In the meantime, in May 2012, Hamilton (and other theater managers in the same district) began receiving emails from the Carmike district manager, advising them that business was slow and emphasizing the need to control expenses, including payroll. Filing 55 at 11; filing 59 at 4. Those emails did not require any layoffs, and there are other ways to cut payroll, such as sending employees home or adjusting scheduling. Filing 59 at 4; filing 59-2 at 120-21. But the emails did emphasize cutting payroll "as much as possible in the month of June." Filing 59 at 4; filing 61 at 113, 133, 148. Hamilton decided to terminate three employees. Filing 55 at 12. Hamilton says she wanted to retain more experienced workers, so she focused her attention on the four recently-hired employees: Longoria, Scott, Shimek, and the plaintiff. Filing 55 at 12. According to Hamilton, Scott had distinguished herself, and was a better employee than the other three, so she decided to retain Scott and terminate the others.[2] Filing 55 at 12. Hamilton says she decided to terminate the plaintiff on June 10 or 11. Filing 59-2 at 55. The plaintiff was told of his termination when he reported to work on June 15- the day after he had missed work for his doctor's appointment. Filing 59 at 7. Hamilton says that she had asked the plaintiff to provide a doctor's note anyway-despite the fact that she had already decided to terminate him- because it could affect whether he was eligible to be rehired. Filing 61 at 106.

When the plaintiff was informed of his termination on June 15, 2012, he was told by the assistant manager who spoke to him that he "had done nothing wrong." Filing 59 at 8. The next day, the plaintiff's mother called and spoke with Hamilton, who said that the plaintiff had been terminated because Carmike did not have enough hours for him to work. Filing 59 at 8. When the plaintiff's mother questioned that explanation, however, Hamilton said that she didn't want to hurt the plaintiff's feelings, but the reason the plaintiff was terminated was that Hamilton did not think the plaintiff was capable of doing the job. Filing 59 at 8. The plaintiff's mother ended the telephone call before Hamilton could elaborate. Filing 59-2 at 76. Hamilton says that all she meant by her statement was that the plaintiff was too immature for the work force. Filing 61 at 73-74.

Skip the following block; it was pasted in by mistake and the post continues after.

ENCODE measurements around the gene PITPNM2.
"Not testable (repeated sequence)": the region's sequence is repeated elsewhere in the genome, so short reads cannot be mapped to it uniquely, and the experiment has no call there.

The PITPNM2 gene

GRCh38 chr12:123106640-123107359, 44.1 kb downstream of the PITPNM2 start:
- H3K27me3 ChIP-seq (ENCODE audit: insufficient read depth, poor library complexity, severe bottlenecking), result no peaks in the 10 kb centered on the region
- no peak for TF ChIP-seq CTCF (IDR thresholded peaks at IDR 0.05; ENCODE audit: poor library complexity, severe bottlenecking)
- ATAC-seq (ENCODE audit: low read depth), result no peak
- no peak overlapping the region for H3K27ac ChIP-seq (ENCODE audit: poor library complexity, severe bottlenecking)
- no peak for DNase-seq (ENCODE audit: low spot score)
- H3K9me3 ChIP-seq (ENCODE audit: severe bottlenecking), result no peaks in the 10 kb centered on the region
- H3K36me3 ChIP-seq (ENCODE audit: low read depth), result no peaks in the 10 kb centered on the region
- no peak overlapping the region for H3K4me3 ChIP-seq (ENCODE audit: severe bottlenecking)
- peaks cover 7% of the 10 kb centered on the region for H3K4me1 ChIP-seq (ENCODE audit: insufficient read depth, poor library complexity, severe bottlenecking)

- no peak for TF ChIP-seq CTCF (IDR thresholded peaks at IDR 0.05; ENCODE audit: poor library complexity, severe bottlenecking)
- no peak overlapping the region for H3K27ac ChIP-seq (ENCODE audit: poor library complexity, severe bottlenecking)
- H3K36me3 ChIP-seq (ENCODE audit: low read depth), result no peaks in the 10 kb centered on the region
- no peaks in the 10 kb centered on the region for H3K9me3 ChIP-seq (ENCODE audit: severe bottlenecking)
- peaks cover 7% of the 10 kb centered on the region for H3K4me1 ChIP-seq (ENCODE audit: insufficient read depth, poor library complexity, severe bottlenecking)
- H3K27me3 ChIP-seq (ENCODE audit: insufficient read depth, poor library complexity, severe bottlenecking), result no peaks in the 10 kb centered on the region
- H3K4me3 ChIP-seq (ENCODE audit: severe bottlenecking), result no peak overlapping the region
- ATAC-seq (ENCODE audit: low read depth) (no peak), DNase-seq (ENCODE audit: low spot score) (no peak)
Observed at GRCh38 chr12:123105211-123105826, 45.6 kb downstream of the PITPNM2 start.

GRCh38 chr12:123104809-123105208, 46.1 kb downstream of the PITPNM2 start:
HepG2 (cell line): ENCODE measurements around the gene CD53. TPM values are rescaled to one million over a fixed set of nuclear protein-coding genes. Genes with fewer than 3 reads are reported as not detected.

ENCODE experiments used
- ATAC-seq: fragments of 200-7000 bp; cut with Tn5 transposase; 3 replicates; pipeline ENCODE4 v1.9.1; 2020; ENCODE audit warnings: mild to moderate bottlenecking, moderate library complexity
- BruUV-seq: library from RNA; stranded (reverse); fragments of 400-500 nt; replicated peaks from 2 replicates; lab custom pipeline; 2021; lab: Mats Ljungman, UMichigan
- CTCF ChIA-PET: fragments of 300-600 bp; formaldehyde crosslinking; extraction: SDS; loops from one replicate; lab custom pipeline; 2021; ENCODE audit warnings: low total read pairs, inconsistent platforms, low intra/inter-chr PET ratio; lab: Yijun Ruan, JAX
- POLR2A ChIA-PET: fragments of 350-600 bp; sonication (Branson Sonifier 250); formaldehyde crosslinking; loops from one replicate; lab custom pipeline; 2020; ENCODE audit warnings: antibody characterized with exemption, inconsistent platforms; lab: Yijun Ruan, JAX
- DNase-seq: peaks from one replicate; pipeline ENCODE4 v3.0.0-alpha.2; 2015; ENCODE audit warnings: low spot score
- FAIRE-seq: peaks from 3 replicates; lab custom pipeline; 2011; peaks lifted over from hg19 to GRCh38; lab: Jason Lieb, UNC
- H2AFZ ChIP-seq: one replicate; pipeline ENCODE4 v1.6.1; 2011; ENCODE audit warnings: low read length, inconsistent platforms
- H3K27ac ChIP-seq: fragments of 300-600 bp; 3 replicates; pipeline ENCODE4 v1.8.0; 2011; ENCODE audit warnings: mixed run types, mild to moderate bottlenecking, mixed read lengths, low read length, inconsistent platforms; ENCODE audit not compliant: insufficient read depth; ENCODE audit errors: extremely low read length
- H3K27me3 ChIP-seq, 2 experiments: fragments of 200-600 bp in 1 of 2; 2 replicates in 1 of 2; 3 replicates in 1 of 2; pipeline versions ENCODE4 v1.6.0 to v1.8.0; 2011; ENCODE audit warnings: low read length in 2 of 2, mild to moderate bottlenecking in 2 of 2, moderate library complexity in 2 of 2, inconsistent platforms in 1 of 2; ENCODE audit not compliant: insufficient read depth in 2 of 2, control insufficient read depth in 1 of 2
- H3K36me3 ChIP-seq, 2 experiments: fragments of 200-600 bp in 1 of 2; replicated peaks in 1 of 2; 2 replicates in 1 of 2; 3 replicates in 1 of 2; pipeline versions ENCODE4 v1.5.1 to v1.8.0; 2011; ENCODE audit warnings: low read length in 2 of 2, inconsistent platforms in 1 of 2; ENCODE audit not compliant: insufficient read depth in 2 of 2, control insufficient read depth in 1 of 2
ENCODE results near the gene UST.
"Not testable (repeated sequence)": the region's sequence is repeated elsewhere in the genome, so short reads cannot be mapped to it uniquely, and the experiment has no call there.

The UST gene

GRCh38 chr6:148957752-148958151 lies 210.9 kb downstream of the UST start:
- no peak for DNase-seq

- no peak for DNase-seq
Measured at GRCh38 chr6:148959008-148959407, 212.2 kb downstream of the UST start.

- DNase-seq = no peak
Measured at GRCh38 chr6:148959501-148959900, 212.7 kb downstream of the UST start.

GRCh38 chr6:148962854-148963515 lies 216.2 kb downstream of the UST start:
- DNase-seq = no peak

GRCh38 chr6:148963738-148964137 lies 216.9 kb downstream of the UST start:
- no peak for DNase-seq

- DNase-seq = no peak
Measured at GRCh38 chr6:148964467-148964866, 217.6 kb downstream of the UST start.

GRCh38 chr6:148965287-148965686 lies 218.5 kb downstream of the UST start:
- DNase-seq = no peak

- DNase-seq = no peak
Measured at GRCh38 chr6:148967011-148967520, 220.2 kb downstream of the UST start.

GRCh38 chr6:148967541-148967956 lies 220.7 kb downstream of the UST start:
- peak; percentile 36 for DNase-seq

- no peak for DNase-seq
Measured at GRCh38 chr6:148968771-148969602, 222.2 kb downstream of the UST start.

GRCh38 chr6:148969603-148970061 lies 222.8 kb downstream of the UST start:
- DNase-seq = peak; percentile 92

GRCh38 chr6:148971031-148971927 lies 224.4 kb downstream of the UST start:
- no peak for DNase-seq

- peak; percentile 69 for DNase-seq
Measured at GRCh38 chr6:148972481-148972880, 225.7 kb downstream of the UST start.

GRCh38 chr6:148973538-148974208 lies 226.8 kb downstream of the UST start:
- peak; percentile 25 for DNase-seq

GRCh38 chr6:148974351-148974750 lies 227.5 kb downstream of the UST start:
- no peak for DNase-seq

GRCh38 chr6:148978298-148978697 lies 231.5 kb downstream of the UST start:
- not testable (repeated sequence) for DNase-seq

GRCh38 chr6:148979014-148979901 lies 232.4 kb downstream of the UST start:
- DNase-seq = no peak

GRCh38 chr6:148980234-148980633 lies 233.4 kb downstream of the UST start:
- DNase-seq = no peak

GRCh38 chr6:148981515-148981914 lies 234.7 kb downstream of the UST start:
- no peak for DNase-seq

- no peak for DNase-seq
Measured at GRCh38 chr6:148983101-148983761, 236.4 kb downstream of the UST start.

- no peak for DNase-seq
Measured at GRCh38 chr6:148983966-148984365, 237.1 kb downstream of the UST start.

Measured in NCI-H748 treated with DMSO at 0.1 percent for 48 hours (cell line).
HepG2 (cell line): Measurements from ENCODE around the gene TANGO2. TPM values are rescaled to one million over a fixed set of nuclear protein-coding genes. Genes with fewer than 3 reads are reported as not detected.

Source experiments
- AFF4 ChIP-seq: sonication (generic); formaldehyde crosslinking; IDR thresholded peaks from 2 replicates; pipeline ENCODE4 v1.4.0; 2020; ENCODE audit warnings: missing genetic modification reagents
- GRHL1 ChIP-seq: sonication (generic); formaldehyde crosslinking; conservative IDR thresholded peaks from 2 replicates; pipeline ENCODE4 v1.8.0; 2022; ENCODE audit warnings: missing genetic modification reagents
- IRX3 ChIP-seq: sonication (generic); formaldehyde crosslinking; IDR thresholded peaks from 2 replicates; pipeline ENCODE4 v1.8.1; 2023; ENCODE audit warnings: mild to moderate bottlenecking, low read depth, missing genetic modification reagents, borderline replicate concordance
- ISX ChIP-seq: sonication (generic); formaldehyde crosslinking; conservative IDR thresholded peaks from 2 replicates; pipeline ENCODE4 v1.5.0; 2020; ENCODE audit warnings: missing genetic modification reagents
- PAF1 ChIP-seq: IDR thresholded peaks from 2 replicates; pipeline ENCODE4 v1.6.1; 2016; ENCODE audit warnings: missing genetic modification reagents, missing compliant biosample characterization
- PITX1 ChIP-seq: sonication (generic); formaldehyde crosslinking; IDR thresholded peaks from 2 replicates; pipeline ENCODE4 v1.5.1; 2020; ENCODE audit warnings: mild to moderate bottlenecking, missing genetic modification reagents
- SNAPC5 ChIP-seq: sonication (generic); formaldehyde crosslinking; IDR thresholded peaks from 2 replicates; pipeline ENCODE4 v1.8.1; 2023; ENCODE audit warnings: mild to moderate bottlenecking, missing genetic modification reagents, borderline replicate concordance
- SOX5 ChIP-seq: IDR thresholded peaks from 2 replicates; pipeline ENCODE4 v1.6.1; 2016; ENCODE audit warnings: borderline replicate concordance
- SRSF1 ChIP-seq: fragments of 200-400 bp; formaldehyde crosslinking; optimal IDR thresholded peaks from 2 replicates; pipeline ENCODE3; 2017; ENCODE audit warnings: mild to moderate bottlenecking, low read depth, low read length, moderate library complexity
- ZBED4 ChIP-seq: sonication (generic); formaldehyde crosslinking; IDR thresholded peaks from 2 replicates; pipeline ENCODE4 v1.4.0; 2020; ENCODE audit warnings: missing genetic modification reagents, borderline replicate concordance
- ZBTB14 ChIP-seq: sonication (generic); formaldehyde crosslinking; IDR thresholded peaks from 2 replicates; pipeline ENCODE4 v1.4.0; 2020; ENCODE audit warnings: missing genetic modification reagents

Carmike asserts that the decision to terminate the plaintiff was based on economic necessity, but the plaintiff disputes that assertion. The plaintiff points to evidence that the Theater was hiring during the same timeframe. One potential new employee was contacted on June 6, 2012, and subsequently interviewed for a position at the Theater; he was told by the interviewer that the Theater was looking to immediately hire for weekends, holidays, and some weekdays. Filing 59 at 5-6. That interviewee was not hired, filing 61 at 105, but on July 11, two other new employees were. Filing 59 at 8. In addition, Shimek (one of the other employees terminated at the same time as the plaintiff) was contacted in August to gauge her interest in returning to work; the plaintiff, however, was not contacted. Filing 59 at 9. Hamilton says that when the plaintiff had been terminated by the assistant manager, the plaintiff had suggested that he thought he already had another job anyway. Filing 61 at 106-07. That, Hamilton says, was why the plaintiff was not later contacted about returning to work. Filing 61 at 106-07. The plaintiff, however, denies making such a statement. Filing 59-1 at 3.

After exhausting his administrative remedies, the plaintiff sued Carmike in state court, alleging, among other things, a violation of the ADA. Filing 1-1. Carmike removed the case to federal court, denied the plaintiff's claims, and now moves for summary judgment. Filing 1; filing 9; filing 54.


Summary judgment is proper if the movant shows that there is no genuine dispute as to any material fact and that the movant is entitled to judgment as a matter of law. See Fed.R.Civ.P. 56(a). The movant bears the initial responsibility of informing the Court of the basis for the motion, and must identify those portions of the record which the movant believes demonstrate the absence of a genuine issue of material fact. Torgerson v. City of Rochester, 643 F.3d 1031, 1042 (8th Cir. 2011) (en banc). If the movant does so, the nonmovant must respond by submitting evidentiary materials that set out specific facts showing that there is a genuine issue for trial. Id.